I first learned of Vanda Scaravelli when someone showed me a photo of her in Light on Yoga demonstrating Paschimottanasana (seated forward bend) with B. K. S. Iyengar balancing in Mayurasana (peacock pose) on her back. I was surprised to see a woman pictured in an otherwise traditional yoga text, and even more surprised that she was wearing a striped, two-piece bathing suit. Although I did not know then how important Vanda’s teaching would become to me, in retrospect, I see how that image captures her anomalous position in the world of contemporary yoga and her determination to pursue the teachings in her own unconventional way.
It was not until I met one of Vanda’s long-time students that I began to understand that her life and teaching embodied what I had been seeking in yoga.
Some time later I found my way to Vanda’s book, Awakening the Spine, and was enchanted by its lovely photos—including many of Vanda in her 80s doing challenging asanas with ease—as well as by its depiction of yoga as an effortless dance with breath and gravity. But it was not until I met one of Vanda’s long-time students that I began to understand that her life and teaching embodied what I had been seeking in yoga: a way to inhabit my body so that movement becomes meditation.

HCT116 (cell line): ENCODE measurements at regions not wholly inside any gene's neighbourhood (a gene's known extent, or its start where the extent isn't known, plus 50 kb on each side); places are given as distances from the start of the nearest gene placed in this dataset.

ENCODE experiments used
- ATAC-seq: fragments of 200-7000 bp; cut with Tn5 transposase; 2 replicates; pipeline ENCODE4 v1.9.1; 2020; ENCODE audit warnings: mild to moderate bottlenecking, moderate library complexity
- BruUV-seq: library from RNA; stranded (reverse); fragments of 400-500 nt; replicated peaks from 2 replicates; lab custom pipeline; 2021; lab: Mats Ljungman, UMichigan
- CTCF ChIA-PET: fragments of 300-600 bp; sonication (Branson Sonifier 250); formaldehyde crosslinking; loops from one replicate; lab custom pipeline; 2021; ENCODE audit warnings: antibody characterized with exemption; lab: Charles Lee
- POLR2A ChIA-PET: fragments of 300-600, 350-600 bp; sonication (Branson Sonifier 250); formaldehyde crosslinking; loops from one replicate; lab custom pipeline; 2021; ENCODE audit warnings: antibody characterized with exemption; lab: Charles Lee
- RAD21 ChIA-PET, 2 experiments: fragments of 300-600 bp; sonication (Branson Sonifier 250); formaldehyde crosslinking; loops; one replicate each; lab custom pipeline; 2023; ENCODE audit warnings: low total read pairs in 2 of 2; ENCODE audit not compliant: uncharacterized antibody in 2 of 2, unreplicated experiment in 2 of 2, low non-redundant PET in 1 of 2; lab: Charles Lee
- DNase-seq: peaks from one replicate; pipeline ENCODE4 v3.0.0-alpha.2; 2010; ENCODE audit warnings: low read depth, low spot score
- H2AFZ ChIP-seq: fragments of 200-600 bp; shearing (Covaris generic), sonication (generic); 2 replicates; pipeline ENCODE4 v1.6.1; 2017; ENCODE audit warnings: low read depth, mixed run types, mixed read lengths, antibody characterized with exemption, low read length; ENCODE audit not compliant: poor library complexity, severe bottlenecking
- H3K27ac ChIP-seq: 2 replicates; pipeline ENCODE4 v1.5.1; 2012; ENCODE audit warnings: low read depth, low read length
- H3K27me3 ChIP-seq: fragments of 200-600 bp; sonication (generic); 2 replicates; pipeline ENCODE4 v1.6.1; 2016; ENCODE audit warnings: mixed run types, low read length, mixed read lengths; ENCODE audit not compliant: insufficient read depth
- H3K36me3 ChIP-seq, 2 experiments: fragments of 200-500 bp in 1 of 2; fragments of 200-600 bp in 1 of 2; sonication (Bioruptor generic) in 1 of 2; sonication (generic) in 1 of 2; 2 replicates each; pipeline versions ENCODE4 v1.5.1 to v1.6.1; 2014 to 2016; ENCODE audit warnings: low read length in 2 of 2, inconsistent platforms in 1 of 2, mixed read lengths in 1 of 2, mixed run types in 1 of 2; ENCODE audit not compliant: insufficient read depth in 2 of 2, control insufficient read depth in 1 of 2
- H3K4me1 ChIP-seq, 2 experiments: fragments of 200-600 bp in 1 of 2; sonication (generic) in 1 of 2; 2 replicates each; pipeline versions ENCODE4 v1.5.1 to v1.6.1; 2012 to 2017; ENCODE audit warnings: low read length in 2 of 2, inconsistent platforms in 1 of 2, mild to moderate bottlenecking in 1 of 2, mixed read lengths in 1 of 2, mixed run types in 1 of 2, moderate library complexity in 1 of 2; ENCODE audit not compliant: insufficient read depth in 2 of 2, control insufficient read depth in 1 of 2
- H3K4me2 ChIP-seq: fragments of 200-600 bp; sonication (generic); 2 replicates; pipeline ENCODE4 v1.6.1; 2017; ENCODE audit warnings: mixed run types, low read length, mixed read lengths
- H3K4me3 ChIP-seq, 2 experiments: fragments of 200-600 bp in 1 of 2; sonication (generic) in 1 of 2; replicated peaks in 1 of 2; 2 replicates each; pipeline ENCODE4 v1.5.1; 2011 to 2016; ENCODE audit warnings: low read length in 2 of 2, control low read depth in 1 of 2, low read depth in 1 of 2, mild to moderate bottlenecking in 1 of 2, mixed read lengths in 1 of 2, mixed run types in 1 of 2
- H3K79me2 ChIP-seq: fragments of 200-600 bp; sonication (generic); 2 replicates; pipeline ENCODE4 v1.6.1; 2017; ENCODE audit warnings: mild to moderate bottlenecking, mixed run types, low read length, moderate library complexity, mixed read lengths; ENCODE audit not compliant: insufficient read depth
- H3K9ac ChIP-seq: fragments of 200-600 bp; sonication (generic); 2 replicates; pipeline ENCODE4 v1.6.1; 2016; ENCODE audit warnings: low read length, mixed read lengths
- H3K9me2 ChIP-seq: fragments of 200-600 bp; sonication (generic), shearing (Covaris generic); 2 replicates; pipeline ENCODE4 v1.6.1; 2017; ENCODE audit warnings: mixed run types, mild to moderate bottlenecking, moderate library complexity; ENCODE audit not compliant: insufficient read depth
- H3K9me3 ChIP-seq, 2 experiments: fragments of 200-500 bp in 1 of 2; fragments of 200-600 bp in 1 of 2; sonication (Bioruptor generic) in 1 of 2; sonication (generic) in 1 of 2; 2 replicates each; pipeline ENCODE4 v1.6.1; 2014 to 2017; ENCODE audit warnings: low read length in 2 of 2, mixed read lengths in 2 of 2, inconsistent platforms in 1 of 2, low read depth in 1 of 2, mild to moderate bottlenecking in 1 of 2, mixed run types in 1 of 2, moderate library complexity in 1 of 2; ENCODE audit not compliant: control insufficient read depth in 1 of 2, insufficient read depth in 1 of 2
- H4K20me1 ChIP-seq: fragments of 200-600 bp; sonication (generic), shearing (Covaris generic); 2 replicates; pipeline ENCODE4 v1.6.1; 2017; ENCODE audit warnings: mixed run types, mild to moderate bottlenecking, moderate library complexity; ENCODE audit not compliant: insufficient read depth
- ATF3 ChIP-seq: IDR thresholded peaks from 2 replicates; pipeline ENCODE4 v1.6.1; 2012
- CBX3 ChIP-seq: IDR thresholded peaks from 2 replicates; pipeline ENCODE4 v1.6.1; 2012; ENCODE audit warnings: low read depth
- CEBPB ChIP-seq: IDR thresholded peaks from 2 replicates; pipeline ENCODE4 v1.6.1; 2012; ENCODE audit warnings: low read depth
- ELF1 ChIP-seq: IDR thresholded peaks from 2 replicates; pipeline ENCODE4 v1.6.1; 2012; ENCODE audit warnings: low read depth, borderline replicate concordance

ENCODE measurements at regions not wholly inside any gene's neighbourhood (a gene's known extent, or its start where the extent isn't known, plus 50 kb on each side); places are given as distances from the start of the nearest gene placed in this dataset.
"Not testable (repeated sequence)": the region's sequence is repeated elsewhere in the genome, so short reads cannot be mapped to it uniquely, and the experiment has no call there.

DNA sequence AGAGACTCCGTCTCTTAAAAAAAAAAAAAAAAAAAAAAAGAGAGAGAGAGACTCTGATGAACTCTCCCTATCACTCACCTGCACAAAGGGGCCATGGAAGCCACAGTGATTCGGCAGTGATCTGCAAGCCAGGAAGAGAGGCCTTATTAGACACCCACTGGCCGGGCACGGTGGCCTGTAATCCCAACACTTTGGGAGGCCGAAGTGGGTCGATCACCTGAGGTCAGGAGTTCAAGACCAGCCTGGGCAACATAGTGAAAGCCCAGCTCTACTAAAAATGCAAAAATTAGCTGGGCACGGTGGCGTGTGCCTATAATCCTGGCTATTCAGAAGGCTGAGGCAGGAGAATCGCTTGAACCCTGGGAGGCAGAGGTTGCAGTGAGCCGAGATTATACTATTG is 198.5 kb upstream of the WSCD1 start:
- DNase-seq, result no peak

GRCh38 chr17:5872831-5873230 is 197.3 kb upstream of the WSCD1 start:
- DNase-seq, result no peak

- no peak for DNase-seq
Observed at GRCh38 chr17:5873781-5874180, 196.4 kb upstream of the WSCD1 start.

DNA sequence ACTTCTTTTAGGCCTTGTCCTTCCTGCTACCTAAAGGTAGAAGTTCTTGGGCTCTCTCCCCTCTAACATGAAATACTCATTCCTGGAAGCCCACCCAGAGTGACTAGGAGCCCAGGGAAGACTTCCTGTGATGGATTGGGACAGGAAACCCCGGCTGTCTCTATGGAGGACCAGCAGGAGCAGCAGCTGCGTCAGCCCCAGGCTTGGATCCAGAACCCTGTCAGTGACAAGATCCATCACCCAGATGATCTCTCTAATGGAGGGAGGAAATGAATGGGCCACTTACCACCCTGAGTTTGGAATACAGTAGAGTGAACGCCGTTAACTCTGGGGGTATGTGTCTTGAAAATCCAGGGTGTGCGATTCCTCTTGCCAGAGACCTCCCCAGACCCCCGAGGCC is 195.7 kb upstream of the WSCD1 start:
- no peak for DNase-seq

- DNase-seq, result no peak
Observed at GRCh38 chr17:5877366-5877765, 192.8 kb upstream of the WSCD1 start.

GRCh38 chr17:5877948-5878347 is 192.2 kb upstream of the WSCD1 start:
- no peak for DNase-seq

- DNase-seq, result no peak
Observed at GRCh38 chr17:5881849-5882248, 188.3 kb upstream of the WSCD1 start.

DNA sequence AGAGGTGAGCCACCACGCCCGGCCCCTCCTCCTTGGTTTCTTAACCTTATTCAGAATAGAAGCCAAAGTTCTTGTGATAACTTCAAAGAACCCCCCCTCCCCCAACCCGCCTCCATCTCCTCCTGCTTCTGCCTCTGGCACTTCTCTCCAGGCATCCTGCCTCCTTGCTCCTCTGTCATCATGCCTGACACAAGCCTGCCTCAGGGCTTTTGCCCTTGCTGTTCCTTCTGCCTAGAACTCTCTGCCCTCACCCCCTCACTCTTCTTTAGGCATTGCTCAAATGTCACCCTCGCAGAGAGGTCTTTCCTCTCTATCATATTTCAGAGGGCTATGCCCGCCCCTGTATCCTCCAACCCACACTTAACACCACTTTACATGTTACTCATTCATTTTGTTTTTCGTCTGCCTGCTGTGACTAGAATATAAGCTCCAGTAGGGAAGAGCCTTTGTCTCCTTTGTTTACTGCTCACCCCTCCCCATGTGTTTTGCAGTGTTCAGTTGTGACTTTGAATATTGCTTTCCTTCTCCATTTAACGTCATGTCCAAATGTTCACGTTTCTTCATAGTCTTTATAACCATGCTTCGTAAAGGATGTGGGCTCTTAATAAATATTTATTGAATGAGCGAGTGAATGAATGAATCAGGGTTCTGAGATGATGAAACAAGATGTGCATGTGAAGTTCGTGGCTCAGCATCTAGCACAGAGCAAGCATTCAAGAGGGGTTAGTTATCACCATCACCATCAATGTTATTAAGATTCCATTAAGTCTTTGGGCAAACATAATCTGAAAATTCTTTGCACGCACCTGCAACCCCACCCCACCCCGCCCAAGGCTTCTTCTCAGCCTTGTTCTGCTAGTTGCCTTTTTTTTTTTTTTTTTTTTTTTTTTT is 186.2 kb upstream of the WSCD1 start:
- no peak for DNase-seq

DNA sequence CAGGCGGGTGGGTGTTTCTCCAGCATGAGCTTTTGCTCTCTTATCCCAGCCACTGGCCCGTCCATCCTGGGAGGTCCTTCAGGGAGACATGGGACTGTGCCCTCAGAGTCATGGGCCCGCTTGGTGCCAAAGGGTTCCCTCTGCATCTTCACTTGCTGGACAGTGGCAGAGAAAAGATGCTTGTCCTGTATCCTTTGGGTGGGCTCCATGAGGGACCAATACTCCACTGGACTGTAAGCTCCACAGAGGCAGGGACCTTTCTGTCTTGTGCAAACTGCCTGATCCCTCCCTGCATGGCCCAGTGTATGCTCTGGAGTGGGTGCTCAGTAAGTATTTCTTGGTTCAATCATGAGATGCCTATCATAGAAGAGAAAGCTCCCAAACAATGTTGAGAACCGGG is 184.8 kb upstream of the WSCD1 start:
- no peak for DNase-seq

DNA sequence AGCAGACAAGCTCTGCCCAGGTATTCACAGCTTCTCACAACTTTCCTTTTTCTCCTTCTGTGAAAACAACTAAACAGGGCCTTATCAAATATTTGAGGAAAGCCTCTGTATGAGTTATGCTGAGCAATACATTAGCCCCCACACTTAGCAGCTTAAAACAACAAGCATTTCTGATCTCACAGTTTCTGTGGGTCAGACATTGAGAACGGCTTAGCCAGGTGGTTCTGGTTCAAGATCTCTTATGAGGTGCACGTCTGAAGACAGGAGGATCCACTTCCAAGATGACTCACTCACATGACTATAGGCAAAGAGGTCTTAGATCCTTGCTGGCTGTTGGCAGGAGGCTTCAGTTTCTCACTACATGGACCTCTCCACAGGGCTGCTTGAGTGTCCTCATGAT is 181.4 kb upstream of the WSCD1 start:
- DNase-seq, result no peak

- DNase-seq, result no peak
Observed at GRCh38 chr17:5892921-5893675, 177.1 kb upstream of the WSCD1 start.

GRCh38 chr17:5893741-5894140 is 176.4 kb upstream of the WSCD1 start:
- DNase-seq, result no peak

Vanda did not begin studying yoga until mid-life; she went on to make the practice her own, devising a way of working that was harmonious with nature and centered around rest, continual new discovery, and clear, uncluttered awareness. A true and unselfconscious yogi, she believed that learning yoga required “infinite time and no ambition,” and that the teaching of yoga could not be organized into a “method.” She transmitted hands-on to individual students what she had discovered in her own body, the way that yoga has been taught for centuries. Her life was a testament to her practice. She was healthy and active until her death at 91, after having recovered completely from a shattered hip in her late 80s. Comfortable and authentic in her interactions with others, she was, in the words of her daughter, Paola Scarvelli-Cohen, “free within herself and her soul.”
Because Vanda taught one-on-one and took on very few students, only four people worked regularly with her over long periods. Diane Long, her main student, was a native of North Carolina who moved to Italy in her 20s and studied with Vanda for 25 years until Vanda’s death.